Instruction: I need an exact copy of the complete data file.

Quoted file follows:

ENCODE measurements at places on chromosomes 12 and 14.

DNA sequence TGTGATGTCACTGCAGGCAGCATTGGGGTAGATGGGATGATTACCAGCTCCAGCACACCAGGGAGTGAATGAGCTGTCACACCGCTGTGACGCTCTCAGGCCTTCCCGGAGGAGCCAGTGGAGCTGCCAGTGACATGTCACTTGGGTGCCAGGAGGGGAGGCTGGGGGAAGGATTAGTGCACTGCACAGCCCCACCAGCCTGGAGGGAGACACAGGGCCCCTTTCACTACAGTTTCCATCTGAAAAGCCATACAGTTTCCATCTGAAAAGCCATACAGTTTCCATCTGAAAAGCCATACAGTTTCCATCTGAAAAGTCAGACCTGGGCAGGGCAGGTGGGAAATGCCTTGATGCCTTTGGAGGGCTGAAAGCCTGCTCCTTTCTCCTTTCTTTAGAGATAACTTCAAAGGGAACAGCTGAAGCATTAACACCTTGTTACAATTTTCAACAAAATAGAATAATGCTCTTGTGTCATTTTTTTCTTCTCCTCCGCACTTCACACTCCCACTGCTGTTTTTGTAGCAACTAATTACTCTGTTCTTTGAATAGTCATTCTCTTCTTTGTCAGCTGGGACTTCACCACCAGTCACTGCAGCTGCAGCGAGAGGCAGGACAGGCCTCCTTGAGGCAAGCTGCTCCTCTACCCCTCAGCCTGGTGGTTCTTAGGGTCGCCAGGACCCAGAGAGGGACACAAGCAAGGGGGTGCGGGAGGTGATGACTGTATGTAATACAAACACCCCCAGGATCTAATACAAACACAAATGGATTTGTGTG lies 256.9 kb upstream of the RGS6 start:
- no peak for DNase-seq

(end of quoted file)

ENCODE measurements at places on chromosomes 12 and 14.

DNA sequence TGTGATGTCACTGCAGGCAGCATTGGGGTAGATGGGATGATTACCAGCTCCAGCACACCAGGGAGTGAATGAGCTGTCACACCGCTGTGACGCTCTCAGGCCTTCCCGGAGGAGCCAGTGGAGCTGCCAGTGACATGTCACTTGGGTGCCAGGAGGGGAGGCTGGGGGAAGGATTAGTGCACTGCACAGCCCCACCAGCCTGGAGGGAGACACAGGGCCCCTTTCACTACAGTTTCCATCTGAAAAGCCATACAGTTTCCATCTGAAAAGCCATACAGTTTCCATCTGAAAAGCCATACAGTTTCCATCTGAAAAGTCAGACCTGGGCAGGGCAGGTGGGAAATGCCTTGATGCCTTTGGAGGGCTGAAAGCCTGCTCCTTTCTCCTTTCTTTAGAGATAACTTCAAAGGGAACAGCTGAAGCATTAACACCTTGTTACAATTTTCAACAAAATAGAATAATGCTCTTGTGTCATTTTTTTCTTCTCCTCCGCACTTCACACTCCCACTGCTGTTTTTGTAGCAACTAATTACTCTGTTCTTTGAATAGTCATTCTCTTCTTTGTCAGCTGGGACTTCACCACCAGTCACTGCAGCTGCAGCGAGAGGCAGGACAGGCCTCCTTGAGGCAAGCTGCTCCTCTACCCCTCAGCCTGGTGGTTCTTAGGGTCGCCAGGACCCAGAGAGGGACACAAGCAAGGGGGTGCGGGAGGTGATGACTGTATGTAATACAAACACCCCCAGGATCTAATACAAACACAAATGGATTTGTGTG lies 256.9 kb upstream of the RGS6 start:
- no peak for DNase-seq